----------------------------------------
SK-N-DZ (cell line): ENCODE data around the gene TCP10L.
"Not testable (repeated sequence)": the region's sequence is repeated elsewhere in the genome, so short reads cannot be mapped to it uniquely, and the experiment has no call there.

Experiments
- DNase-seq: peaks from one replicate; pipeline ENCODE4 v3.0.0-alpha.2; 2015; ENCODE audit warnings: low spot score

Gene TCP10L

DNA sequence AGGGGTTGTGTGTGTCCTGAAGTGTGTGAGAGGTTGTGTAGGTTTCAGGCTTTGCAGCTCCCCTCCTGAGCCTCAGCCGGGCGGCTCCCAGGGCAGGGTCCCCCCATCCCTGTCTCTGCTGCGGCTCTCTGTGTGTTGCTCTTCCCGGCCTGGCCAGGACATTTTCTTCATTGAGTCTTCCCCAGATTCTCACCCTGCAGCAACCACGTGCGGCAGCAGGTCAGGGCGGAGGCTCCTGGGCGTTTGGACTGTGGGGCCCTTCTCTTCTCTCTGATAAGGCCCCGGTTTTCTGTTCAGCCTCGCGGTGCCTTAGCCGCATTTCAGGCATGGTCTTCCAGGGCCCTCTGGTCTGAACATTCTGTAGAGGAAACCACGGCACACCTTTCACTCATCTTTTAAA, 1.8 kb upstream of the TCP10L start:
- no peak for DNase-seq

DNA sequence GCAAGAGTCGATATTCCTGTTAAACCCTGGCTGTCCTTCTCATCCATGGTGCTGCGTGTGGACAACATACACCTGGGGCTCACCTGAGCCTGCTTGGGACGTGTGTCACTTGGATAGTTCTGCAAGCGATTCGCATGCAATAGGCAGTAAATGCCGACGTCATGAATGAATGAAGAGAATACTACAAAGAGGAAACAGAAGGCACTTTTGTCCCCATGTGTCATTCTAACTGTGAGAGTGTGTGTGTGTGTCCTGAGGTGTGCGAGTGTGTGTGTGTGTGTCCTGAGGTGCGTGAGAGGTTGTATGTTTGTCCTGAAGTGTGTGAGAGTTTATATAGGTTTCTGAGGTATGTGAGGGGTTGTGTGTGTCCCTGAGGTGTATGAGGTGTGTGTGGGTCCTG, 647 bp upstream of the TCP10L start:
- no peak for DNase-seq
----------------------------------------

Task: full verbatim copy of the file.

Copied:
SK-N-DZ (cell line): ENCODE data around the gene TCP10L.
"Not testable (repeated sequence)": the region's sequence is repeated elsewhere in the genome, so short reads cannot be mapped to it uniquely, and the experiment has no call there.

Experiments
- DNase-seq: peaks from one replicate; pipeline ENCODE4 v3.0.0-alpha.2; 2015; ENCODE audit warnings: low spot score

Gene TCP10L

DNA sequence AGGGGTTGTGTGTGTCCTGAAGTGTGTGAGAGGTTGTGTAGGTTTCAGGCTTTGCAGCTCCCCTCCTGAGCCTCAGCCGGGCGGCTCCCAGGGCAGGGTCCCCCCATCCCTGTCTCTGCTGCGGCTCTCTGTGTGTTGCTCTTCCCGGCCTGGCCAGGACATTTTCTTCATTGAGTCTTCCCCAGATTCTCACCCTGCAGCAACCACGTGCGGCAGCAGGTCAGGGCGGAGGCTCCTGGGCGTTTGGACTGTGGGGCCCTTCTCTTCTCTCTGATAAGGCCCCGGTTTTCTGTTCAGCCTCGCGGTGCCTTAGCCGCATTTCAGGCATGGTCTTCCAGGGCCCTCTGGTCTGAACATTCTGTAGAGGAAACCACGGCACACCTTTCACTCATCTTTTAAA, 1.8 kb upstream of the TCP10L start:
- no peak for DNase-seq

DNA sequence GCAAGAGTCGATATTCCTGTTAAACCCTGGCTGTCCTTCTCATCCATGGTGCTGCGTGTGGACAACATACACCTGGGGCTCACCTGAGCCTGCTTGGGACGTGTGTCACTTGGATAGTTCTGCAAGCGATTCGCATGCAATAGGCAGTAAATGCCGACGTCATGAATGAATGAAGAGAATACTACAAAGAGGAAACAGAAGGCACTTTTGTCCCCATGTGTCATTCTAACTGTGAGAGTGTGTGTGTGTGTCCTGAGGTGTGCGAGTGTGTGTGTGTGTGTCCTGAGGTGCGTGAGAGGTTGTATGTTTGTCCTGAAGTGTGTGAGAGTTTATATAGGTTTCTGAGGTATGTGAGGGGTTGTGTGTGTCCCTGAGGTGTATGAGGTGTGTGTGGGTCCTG, 647 bp upstream of the TCP10L start:
- no peak for DNase-seq